Correlation curves. — Figure 34 is arranged to show certain relations of special interest in this connection. At the top was found the mean pine and sequoia curves for 490 years averaged on an 11.4-year period. Below these the mean 11.4-year period for the last 60-year interval is given for each tree. This is required for proper comparison with the short interval of climatic records. Next the rainfall and temperature observed on the southern California coast are plotted, and last of all the inverted sunspot curve for a corresponding period. There appears to be a marked relationship between these curves. Even the subordinate crest, which sometimes shows in the change from maximum to mini-
Fig. 33.—Changes in the 11-year period in 500 years. Solid line, Arizona pine; dotted line, sequoia.
mum of sunspots, matches the suppressed second crest of temperature and the full second crest of rainfall and tree-growth. This would seem impossible in the absence of a physical relation between them.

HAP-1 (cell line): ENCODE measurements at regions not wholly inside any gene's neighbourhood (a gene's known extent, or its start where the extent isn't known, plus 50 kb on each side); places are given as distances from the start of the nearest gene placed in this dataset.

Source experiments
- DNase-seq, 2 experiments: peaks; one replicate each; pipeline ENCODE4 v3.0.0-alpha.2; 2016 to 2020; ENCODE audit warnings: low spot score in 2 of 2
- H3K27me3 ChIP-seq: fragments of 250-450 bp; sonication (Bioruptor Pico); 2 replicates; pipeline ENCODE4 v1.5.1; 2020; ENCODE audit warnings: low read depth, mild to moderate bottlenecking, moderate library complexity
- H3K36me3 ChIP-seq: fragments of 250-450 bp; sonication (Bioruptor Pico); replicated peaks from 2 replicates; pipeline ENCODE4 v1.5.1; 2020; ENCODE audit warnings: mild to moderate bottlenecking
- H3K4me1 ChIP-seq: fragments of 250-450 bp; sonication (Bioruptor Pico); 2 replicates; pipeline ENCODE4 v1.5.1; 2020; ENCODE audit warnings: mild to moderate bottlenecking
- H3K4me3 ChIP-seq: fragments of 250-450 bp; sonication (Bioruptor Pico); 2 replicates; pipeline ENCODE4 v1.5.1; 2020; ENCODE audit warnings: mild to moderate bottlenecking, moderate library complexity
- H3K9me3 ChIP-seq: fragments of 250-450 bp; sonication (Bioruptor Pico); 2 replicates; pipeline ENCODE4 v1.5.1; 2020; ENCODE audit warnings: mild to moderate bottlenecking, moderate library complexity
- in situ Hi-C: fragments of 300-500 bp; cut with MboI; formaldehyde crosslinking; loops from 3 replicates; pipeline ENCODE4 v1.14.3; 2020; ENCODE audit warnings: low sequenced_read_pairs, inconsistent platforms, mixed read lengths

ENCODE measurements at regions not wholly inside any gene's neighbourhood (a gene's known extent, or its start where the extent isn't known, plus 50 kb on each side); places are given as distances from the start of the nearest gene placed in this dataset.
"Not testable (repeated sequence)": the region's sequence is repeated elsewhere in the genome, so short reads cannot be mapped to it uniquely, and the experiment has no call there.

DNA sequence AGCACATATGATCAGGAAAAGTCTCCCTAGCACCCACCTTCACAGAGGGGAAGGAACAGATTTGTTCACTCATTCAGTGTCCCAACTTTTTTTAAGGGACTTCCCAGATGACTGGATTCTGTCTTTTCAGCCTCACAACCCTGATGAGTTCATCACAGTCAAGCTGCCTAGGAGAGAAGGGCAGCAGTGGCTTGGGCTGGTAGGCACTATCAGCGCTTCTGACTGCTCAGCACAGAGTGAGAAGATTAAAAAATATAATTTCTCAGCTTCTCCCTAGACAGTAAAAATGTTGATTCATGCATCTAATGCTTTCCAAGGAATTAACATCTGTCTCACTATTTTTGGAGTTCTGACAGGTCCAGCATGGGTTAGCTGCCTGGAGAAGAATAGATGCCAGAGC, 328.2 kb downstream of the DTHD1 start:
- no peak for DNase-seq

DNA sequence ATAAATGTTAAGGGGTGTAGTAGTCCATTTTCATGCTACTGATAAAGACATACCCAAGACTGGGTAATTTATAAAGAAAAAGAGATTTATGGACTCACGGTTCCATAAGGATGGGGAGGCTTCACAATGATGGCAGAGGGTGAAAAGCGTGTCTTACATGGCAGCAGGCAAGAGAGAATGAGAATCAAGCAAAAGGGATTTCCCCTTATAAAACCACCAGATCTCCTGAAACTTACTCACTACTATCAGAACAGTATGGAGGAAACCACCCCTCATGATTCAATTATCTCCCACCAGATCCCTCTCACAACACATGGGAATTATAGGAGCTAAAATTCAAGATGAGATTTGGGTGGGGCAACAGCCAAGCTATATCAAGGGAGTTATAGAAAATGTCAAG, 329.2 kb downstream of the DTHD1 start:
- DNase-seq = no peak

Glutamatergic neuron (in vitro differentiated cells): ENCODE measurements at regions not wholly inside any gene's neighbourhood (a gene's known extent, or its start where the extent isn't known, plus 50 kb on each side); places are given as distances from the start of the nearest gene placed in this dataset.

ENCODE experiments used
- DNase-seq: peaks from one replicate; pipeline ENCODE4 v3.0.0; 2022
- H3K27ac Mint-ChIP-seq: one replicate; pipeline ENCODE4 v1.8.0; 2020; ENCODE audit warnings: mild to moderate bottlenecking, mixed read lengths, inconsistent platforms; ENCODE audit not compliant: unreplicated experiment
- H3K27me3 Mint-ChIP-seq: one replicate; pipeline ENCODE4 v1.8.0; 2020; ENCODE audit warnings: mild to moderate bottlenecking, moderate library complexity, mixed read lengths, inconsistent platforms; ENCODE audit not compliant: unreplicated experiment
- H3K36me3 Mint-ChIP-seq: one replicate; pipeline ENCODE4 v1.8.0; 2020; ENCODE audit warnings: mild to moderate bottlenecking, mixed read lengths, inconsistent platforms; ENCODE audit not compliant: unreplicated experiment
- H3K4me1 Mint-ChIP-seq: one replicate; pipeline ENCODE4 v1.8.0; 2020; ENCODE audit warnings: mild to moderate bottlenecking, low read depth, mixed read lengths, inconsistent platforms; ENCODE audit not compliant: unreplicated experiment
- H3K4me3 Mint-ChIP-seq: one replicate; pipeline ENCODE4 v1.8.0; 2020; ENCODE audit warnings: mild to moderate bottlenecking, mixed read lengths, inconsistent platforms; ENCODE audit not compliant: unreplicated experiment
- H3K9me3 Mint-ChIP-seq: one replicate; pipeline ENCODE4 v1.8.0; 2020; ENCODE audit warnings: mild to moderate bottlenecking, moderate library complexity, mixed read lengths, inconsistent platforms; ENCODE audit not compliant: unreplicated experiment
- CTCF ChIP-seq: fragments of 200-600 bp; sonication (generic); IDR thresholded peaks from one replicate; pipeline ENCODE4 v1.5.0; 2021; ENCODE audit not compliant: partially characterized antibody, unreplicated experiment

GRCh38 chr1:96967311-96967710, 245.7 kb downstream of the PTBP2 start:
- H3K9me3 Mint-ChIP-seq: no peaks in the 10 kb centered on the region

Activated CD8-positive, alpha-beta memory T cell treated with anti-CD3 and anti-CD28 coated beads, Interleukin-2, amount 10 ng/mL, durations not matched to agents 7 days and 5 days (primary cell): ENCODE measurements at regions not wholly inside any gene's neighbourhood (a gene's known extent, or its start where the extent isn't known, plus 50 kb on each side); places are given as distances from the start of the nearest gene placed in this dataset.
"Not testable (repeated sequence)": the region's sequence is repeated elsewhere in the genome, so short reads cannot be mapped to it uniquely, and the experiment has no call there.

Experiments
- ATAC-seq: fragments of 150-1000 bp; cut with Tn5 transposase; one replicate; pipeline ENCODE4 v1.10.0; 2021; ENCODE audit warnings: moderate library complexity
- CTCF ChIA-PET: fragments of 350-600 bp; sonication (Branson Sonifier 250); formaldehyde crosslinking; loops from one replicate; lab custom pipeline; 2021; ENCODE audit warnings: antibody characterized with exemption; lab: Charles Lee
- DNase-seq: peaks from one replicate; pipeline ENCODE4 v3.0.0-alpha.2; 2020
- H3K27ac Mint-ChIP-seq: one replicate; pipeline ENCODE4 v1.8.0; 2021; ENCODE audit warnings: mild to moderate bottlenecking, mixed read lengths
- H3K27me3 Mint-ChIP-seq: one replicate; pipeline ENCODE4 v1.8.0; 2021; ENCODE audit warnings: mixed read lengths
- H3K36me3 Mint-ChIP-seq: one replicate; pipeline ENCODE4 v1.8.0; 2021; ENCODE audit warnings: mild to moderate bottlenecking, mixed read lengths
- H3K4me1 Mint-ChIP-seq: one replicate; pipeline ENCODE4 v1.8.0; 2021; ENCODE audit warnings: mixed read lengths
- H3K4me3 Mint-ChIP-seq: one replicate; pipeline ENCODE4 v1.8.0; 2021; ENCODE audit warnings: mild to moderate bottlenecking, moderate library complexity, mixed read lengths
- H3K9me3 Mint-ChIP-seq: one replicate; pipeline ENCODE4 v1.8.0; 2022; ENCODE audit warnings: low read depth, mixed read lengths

Double and triple cycles. — The first tabulation of the Arizona pines covered a period of only 200 years and included 25 trees. There were a few errors of identification in some of these trees, sufficient to flatten1 The correction for the ring 1580 was made too late for insertion in this figure. The two dotted curves between 1420 and 1533, therefore, should be moved one year to the left, while the third dotted curve between 1534 and 1601 becomes slightly modified. A slight change in the first Arizona curve is required by a correction at 1463 A. D.